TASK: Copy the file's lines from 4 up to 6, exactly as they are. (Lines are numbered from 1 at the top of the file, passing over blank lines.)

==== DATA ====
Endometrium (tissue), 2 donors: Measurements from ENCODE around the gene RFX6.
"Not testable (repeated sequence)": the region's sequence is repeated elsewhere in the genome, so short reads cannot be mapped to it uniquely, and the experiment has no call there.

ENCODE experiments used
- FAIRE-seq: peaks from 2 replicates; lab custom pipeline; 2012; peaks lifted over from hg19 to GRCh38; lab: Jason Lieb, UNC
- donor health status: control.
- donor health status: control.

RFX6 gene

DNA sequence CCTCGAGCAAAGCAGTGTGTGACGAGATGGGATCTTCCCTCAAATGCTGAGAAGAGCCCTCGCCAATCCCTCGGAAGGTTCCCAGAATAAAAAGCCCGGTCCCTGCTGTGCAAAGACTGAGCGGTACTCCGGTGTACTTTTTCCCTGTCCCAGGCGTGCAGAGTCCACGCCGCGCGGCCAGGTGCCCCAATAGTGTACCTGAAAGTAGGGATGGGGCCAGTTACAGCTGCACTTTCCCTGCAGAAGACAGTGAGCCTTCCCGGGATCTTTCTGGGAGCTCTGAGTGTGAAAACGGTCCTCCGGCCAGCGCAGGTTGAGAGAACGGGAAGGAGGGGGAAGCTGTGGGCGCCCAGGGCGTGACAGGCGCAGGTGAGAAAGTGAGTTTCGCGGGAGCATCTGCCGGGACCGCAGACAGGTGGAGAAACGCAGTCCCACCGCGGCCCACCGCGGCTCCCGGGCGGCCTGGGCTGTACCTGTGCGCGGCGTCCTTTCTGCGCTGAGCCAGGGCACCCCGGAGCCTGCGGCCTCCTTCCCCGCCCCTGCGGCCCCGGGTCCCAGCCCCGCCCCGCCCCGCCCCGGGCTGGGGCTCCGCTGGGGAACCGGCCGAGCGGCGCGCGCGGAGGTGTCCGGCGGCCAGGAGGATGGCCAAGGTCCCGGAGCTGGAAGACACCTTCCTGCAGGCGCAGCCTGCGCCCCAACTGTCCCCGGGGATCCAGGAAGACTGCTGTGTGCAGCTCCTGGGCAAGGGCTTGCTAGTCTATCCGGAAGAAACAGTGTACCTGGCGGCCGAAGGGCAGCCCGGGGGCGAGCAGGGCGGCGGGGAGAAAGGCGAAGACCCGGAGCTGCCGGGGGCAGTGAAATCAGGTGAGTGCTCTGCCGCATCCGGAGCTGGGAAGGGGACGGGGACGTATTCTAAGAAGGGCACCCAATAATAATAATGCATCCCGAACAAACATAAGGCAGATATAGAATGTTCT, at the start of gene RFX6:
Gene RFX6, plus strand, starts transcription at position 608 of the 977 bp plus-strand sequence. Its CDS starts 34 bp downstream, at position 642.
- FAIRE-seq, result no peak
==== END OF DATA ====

- FAIRE-seq: peaks from 2 replicates; lab custom pipeline; 2012; peaks lifted over from hg19 to GRCh38; lab: Jason Lieb, UNC
- donor health status: control.
- donor health status: control.